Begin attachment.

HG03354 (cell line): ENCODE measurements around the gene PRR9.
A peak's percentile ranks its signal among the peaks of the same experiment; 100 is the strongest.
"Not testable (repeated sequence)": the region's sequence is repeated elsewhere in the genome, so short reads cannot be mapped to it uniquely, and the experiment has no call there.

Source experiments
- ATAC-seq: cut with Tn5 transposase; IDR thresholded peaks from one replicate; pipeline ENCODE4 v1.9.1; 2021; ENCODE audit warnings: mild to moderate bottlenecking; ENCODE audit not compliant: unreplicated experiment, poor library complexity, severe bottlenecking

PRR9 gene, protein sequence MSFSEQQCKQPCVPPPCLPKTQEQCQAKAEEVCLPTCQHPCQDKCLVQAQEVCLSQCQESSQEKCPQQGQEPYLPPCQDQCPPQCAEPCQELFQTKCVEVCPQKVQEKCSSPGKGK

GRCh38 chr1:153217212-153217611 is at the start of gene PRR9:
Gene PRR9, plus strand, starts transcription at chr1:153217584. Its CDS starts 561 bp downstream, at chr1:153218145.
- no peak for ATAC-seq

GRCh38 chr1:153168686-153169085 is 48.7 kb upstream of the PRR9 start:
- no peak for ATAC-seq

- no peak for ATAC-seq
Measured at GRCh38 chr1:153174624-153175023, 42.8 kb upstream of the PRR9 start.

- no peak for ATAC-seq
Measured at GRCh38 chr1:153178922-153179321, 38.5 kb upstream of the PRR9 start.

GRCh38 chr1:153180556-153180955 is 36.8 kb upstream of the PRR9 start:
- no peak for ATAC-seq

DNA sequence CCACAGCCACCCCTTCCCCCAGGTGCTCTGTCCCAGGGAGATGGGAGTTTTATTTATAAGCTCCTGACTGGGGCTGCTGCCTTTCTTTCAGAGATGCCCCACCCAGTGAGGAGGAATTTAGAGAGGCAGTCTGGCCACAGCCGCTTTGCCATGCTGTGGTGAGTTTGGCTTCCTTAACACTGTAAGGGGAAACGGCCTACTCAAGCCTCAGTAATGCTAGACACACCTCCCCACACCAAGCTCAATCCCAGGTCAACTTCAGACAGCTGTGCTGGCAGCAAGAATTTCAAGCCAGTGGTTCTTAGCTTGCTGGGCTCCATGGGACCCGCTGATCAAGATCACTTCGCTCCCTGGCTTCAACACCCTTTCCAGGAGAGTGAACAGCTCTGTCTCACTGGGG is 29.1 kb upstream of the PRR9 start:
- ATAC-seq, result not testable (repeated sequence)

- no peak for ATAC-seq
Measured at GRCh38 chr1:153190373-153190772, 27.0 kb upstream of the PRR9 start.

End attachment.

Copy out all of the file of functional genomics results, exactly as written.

HG03354 (cell line): ENCODE measurements around the gene PRR9.
A peak's percentile ranks its signal among the peaks of the same experiment; 100 is the strongest.
"Not testable (repeated sequence)": the region's sequence is repeated elsewhere in the genome, so short reads cannot be mapped to it uniquely, and the experiment has no call there.

Source experiments
- ATAC-seq: cut with Tn5 transposase; IDR thresholded peaks from one replicate; pipeline ENCODE4 v1.9.1; 2021; ENCODE audit warnings: mild to moderate bottlenecking; ENCODE audit not compliant: unreplicated experiment, poor library complexity, severe bottlenecking

PRR9 gene, protein sequence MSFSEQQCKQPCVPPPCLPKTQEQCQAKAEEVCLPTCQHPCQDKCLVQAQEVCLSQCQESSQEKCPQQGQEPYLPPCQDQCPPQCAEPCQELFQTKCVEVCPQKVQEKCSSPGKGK

GRCh38 chr1:153217212-153217611 is at the start of gene PRR9:
Gene PRR9, plus strand, starts transcription at chr1:153217584. Its CDS starts 561 bp downstream, at chr1:153218145.
- no peak for ATAC-seq

GRCh38 chr1:153168686-153169085 is 48.7 kb upstream of the PRR9 start:
- no peak for ATAC-seq

- no peak for ATAC-seq
Measured at GRCh38 chr1:153174624-153175023, 42.8 kb upstream of the PRR9 start.

- no peak for ATAC-seq
Measured at GRCh38 chr1:153178922-153179321, 38.5 kb upstream of the PRR9 start.

GRCh38 chr1:153180556-153180955 is 36.8 kb upstream of the PRR9 start:
- no peak for ATAC-seq

DNA sequence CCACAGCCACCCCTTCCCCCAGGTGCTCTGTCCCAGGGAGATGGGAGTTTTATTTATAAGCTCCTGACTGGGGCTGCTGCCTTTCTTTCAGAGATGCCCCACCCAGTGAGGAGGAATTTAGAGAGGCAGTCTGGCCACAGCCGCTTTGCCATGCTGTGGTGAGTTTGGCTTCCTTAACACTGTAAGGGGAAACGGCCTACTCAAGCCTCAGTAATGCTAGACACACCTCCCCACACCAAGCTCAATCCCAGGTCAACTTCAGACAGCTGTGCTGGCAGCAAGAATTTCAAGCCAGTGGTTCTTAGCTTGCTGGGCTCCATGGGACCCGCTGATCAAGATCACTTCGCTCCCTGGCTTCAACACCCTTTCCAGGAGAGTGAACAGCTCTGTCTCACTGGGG is 29.1 kb upstream of the PRR9 start:
- ATAC-seq, result not testable (repeated sequence)

- no peak for ATAC-seq
Measured at GRCh38 chr1:153190373-153190772, 27.0 kb upstream of the PRR9 start.